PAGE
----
I didn't really feel it needed an entire thread, but felt a bit guilty as it had robbed Craig form his moment in the spotlight with his new album. My view is purely that piracy is bad for music. Ill leave it at that.
So, I'm not misunderstanding you at all, then. Nor am I questioning that - piracy is absolutely a problem for artists.
I think you're misunderstanding me, though, because you seem to think this is a conversation over whether or not piracy is a good thing, which we both agree it isn't. So, let me try again:
The thing with piracy is, it doesn't matter if we think it's good or bad, because it's happening and it's outside our control. I think people voting for Donald Trump is bad, too, but 20-something percent of Republican voters are indicating that they're going to do it anyway, and what I think doesn't change that. Piracy exists, and we live in a world where it's happening.
Over and above that, piracy isn't a new
threat. Every wave of technological progress has allowed privacy. In 1995, people weren't illegally downloading mp3s... But the record industry was concerned about the availability of CD-R drives and how that was hurting album sales. Before that, it was cassette tapes, and before that 8 track tapes. Heck, radio broadcasts didn't exactly get a warm reception from the industry either until distribution rights got sorted out. Technology has always been seen as a threat to copyright holders.
So, if piracy isn't new, then if you ask yourself what's different this time that makes it "more" of a risk, it's not the piracy (which has always existed) and it's not the ability to make a very high quality digital copy (which has existed since CD-R drives became widespread) - rather, what changed is we now have a massive interconnected communication network (aka - "the internet") that allows people all over the world to share information with each other, including music files that they haven't paid for. It's not that piracy is a new thing; it's that the scope of one's ability to share illegally pirated music has increased, from your buddy's CD collection in 1995 to all of the global users of some p2p network in 2015.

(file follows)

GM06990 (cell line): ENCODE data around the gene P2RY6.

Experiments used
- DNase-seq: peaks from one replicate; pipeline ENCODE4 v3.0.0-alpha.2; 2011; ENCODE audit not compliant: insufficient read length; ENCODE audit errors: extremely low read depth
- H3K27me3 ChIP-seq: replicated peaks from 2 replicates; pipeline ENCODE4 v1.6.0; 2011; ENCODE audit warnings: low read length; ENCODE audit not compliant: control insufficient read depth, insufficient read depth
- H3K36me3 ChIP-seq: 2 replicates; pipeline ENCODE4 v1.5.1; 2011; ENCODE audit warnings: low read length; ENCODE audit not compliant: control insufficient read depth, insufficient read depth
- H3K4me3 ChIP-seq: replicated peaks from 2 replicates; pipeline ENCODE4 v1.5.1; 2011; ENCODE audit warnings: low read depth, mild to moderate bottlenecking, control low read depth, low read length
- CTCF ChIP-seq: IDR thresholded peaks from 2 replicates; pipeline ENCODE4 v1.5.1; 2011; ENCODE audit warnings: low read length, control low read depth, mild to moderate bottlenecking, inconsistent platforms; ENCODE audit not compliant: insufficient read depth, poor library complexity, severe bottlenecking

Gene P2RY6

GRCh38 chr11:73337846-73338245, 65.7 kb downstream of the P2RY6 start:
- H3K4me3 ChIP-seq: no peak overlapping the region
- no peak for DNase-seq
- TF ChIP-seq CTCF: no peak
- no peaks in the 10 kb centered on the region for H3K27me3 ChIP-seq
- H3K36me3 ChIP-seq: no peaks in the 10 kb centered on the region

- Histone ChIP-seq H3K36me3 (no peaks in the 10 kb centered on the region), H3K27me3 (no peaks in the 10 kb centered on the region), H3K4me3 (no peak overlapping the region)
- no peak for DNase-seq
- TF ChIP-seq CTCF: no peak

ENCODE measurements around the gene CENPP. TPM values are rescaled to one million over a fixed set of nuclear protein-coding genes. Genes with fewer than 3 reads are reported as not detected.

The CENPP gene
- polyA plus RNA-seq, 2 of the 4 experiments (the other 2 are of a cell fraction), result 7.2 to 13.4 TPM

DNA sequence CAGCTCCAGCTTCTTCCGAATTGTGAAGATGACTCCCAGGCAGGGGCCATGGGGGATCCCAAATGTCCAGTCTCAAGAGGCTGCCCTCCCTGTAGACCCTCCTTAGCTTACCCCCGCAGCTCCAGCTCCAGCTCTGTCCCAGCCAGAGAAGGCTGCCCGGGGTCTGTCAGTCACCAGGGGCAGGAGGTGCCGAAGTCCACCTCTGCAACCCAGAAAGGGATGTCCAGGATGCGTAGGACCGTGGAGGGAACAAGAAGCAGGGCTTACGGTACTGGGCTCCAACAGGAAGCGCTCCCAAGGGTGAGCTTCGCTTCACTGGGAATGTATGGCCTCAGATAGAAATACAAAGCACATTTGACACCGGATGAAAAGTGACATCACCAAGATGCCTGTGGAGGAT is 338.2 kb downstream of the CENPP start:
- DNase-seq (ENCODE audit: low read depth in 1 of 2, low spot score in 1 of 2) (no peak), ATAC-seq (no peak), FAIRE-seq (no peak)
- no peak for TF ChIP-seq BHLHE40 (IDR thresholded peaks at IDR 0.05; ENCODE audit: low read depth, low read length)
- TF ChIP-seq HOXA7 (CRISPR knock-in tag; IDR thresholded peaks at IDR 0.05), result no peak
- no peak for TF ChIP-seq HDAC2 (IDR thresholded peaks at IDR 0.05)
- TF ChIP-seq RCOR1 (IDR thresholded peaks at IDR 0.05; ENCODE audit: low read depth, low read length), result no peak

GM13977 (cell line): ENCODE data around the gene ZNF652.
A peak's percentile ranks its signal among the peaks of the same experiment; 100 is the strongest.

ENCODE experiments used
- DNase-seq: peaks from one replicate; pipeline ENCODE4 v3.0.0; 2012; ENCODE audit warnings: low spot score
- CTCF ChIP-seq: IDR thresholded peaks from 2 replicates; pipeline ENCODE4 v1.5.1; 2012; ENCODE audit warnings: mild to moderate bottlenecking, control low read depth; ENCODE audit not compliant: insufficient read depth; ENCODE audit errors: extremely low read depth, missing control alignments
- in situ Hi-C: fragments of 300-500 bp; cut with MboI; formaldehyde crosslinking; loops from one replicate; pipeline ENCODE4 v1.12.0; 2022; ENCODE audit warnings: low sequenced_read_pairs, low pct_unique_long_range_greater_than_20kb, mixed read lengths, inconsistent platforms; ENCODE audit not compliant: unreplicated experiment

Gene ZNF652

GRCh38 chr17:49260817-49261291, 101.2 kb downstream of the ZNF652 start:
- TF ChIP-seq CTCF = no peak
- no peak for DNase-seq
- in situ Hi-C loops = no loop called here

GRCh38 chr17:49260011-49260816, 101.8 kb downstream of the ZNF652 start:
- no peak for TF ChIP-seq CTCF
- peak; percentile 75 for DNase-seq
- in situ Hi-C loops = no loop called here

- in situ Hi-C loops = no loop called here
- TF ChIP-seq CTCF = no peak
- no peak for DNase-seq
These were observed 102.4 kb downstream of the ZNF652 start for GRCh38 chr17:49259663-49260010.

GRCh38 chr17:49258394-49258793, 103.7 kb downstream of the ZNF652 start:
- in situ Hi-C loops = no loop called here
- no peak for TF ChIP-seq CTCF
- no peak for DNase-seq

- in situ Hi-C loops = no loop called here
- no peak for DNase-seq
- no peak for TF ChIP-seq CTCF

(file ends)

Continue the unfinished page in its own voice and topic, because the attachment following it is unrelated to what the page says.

And, all I'm trying to make you see, is that while the way this has facilitated piracy is not a good thing for artists, the way it's facilitated communication in general
is a very, very, very good thing. The internet allows people to share files illegally all over the world, but they also are just as capable of sharing any other sort of information, including, "hey, check out this guy Sean's new album, here's the single on YouTube and if you like it you can buy it on Bandcamp!"
Over and above that, that same level of communication allows you to interact, globally, with people buying your album rather easily. And, in my experience, people are way LESS likely to pirate an album of someone they feel like they know personally than some anonymous guitarist they don't really know anything about.
So, the point I'm trying to make is that saying "piracy is bad for musicians" is, one, nothing new and nothing that hasn't been the case since very close to the advent of recorded music as a medium, and two, pointless because it doesn't really change the fact that piracy will continue (though, interestingly, it's dropping as legal streaming alternatives have become more prevalent, which will be an interesting trend to watch). This is a board of musicians, a whole bunch of us also write and record music, we all get it. Complaining about piracy is a waste of time. I'd direct all that negativity and effort into instead using the same network that allows piracy to occur on a global scale to instead reach out and connect with existing fans, look for new fans, and build stronger relationships with the, to encourage them to check out your music, and if they like it, buy it, because buying music is the right thing to do.